It is always exciting to share new or improved dental technologies and techniques. One of these evolving developments is related to caries visualization and diagnosis. The use of fluorescence to diagnose and treat caries in a minimally invasive way is not new, but more options using this technology are coming to market. It is providing more options to help clinicians save tooth structure and improve long-term outcomes.
Before we look at where this technology is going, let's look at where we are now. There are two steps of caries formation: demineralization and bacterial contamination. Current methods of detecting caries include explorers, which can damage the tooth and exacerbate the carious lesion, and radiography, which supports decision-making by assisting with visualization. Neither of these approaches provides dentists with information on the degree of demineralization or whether bacterial contamination is present, and both can lead to removing more tooth structure than may be necessary.
The History of Fluorescence in Dentistry
Some of you may have already heard about the use of fluorescence to diagnose and treat caries differentially. Research has been conducted on the accuracy of different types of light transmission for caries visualization, diagnosis, and differentiation of lesions for several years, with fluorescence studied since the early 1990s.
In the 90s and early 2000s, much research focused on using nitrogen lasers to fluoresce teeth and diagnose caries. Bacterial contamination, with different wavelengths, was studied to determine the most effective for differentiating the degree of caries and type of bacterial growth. Now, non-ionizing light sources such as ultraviolet and infrared light are more commonly being studied and marketed.
According to the Oxford dictionary, fluorescence is the “visible or invisible radiation emitted by certain substances as a result of incident radiation of a shorter wavelength such as X-rays or ultraviolet light. It is the property of absorbing a short wavelength of light and emitting light of longer wavelength.” Depending on the wavelength of light emitted; the target substance will exhibit autofluorescence, which is the “fluorescence of naturally occurring substances that is present in most plant and animal tissues.” While this technology is available in dentistry, it is not commonly used — but you may hear more about it in the future.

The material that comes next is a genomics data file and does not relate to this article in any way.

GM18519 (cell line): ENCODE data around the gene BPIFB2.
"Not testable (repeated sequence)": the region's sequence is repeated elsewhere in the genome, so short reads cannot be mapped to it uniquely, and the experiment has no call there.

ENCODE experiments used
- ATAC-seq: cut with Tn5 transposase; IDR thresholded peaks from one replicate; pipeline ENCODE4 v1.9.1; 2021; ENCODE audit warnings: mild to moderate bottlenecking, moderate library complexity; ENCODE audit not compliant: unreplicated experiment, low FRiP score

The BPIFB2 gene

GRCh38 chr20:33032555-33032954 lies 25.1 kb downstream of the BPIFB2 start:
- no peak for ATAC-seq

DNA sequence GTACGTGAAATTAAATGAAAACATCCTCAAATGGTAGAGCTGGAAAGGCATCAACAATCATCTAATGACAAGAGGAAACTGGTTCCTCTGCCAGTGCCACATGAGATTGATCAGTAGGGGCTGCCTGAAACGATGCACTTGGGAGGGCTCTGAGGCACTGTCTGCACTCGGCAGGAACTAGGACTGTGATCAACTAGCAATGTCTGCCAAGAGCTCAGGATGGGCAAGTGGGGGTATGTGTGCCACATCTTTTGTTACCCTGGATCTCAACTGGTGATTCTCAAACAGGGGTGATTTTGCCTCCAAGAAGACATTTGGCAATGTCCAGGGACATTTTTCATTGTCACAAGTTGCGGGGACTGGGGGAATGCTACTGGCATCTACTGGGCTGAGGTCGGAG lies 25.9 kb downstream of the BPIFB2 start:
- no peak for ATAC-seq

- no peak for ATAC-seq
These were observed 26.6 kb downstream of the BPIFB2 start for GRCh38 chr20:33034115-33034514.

The Benefits of Fluorescence in Caries Visualization
Fluorescence for caries diagnosis provides clinicians with a less invasive approach to treatment by visually allowing us to identify where disease is present and preserve as much of the natural tooth as possible. By using a source such as ultraviolet light to excite and transmit light to the tooth surface and then viewing the tooth's corresponding type and degree of autofluorescence, a clinician can make a well-informed diagnosis. The type and degree of fluorescence can be used to identify demineralization and differentiate the diagnosis.
For caries visualization and diagnosis, the enamel and dentin fluoresce at different peaks, ranging from 350 to 450 nm1. The color variation of the autofluorescence, which varies from green to orange to red in affected teeth, can be used to determine the level of decay or demineralization and the presence or absence of bacteria. By using magnification via Loupes microscope and visualizing the location and type of autofluorescence, you can remove only the tooth anatomy affected by caries, reducing the incidence of unwanted complications, including the removal of healthy tooth structure, increased tooth sensitivity, and compromised tooth vitality.
As with any other type of dental tool or equipment, the positivity of results using fluorescence depends on the clinician, their understanding of how the technology works, and how they apply it. This is a rapidly evolving field, with new options for caries visualization and diagnosis continuing to be introduced to the market.
Robert Winter, D.D.S., is a member of Spear Resident Faculty.